"If you want to have outstanding universities, you have to pay for them," she said.

That's the crux of the problem. Those who voted to cut the regents' budget by 6.3 percent through two years do not see outstanding universities as a desirable goal -- at least not one the state treasury should pay for.

This calculation does not consider the long-term cost of deferred maintenance to university buildings or institutions' inability to attract and retain top faculty. Nor does it take account of the burden on Kansas families when costs are shifted to household budgets in the form of tuition increases.

The Legislature's budget vote comes at a time when higher education is experiencing historic challenges. A national debate rages about the comparative value of a degree earned in a four-year window by attending classes in brick-and-mortar classrooms.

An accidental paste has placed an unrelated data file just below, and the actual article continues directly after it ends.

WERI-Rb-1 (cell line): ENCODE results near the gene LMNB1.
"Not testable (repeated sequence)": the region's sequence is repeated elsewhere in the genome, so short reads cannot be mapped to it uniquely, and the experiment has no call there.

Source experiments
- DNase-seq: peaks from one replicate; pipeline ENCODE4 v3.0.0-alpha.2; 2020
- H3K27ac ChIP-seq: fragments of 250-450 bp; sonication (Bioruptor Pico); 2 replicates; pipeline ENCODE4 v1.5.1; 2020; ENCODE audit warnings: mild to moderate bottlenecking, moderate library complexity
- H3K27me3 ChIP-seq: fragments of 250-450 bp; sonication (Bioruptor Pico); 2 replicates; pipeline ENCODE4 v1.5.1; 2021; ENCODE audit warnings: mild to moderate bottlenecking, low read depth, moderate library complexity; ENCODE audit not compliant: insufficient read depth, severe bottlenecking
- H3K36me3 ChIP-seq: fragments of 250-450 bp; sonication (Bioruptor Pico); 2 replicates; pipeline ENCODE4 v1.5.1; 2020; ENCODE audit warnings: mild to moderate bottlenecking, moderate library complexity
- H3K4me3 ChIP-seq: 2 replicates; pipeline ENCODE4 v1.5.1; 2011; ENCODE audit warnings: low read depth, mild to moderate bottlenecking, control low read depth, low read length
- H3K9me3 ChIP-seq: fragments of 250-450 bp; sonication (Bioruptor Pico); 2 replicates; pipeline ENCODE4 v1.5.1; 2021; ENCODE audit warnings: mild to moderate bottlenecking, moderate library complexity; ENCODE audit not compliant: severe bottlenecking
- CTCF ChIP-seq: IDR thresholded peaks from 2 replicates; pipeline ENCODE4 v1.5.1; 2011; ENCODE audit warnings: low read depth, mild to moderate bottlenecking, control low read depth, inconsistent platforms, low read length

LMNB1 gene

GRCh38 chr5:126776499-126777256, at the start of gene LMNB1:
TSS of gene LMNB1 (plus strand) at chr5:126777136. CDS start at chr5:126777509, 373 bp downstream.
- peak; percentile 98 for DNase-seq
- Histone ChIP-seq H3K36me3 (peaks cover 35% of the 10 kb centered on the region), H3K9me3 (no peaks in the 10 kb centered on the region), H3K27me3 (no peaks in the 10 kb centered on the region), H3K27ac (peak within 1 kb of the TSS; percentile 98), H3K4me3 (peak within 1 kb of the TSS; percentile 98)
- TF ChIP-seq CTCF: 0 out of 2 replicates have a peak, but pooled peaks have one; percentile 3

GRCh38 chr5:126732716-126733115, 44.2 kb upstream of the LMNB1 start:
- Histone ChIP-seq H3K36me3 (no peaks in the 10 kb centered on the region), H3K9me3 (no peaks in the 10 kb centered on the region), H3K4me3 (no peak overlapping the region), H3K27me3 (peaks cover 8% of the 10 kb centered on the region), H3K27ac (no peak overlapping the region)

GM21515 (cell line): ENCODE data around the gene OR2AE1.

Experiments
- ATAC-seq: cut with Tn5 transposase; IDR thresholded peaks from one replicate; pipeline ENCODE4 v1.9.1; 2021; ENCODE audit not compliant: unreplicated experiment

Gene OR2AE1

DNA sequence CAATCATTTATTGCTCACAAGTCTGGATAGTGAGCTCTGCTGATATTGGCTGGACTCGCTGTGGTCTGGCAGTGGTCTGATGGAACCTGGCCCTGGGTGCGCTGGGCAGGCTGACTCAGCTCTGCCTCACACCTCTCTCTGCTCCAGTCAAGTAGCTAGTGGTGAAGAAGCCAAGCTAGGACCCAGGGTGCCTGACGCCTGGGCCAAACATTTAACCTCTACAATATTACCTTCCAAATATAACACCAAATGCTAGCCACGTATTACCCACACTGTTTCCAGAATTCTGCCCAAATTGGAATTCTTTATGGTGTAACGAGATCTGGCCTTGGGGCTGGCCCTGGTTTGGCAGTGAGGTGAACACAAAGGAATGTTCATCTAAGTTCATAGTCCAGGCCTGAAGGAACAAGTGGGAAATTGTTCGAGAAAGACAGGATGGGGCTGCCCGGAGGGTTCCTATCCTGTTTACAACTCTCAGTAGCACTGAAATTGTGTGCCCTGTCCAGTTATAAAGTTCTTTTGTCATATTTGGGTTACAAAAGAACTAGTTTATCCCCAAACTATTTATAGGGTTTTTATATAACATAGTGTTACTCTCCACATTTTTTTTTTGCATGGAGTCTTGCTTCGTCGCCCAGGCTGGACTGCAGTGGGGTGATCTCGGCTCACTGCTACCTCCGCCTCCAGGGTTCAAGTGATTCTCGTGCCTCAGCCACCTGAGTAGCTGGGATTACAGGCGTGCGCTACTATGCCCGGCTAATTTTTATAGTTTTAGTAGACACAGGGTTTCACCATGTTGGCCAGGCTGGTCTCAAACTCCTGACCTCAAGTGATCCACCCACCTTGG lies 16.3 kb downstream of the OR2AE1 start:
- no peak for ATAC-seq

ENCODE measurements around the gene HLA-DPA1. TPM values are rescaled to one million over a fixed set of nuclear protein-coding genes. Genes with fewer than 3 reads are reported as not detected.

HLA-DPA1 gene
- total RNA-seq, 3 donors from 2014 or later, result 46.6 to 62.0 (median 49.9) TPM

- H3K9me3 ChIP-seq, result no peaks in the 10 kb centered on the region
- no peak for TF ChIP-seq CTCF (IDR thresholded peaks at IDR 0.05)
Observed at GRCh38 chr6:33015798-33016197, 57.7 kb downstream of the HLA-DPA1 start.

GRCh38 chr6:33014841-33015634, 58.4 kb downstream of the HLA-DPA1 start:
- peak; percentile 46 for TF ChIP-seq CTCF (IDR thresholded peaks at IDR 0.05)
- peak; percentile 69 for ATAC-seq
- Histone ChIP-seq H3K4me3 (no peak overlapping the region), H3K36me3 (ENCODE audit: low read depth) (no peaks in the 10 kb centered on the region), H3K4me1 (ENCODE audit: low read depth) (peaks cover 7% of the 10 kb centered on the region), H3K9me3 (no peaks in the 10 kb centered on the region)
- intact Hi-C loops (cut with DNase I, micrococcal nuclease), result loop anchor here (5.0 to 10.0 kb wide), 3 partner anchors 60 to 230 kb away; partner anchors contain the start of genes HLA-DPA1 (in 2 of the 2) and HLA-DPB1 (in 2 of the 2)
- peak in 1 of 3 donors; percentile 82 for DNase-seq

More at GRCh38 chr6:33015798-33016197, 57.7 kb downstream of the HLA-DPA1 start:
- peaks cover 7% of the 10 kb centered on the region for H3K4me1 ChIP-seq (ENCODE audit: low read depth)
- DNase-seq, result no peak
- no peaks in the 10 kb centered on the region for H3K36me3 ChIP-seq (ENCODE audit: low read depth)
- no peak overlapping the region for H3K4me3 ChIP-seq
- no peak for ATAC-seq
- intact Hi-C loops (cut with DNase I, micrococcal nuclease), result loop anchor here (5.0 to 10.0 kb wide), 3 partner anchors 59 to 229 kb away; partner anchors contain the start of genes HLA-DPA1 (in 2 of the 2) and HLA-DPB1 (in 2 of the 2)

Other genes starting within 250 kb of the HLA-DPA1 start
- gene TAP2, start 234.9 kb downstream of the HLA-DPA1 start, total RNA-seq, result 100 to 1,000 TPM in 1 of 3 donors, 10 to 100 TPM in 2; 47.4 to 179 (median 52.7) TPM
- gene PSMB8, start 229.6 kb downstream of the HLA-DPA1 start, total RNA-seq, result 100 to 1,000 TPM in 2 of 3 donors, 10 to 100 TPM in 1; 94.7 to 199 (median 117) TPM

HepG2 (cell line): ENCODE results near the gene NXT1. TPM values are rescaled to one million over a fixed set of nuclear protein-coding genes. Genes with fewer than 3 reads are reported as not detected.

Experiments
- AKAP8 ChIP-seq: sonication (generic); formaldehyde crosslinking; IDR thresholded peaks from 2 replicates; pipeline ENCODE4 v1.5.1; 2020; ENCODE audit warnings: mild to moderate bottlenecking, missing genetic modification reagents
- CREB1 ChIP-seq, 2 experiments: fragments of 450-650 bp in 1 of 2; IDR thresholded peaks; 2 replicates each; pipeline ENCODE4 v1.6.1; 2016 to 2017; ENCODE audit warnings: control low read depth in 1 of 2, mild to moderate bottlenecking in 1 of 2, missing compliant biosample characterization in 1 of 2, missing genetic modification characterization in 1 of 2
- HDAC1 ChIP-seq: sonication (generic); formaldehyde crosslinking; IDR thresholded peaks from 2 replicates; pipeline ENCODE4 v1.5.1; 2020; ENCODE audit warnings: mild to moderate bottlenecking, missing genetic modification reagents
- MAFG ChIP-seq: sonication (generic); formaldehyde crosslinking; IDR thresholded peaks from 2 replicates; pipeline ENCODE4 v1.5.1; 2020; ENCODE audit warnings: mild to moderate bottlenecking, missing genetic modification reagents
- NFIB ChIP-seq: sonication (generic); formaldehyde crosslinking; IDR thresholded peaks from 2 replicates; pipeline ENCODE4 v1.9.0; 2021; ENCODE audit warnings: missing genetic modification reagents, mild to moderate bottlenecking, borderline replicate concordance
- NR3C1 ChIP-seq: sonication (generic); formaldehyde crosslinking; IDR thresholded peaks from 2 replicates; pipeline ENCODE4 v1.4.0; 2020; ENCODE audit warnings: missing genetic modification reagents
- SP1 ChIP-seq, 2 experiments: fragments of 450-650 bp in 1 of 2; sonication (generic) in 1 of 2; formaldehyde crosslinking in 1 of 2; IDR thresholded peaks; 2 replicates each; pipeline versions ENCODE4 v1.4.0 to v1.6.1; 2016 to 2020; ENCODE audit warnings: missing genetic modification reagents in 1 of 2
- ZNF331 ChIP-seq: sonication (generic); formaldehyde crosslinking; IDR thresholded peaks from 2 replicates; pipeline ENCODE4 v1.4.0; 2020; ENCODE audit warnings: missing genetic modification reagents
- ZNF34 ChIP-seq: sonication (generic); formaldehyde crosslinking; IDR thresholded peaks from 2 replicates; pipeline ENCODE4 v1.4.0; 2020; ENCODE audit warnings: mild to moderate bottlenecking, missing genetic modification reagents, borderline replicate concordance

Institutions of higher learning are under the gun to develop online and other non-traditional programs to meet the needs of adults (and their employers) who see evenings and weekends as more appropriate times to attend classes.

At the same time, the state's largest universities must expand the existing educational infrastructure for research and, at all institutions, increase enrollments of traditional, tuition-paying students.

Even without a budgetary whammy from the Legislature, the times demand creative responses from Regents institutions. Unfortunately, innovation, a process that requires trial and error, rarely happens when resources are deficient and administrators and faculty fear being accused of extravagance. Under overly restrictive budgetary conditions, it's human nature to make decisions that are safe and cheap, not ones that create new opportunities.

Even if the governor finds a way to restore funding, the Legislature has made a public statement that support for higher education is a low priority and university systems in other states are welcome to eclipse ours.

Gwyn Mellinger is professor and chairwoman of the Department of Mass Media at Baker University in Baldwin City.

digg delicious facebook stumbleupon google Newsvine
More News and Photos

Associated Press Videos

AP Breaking News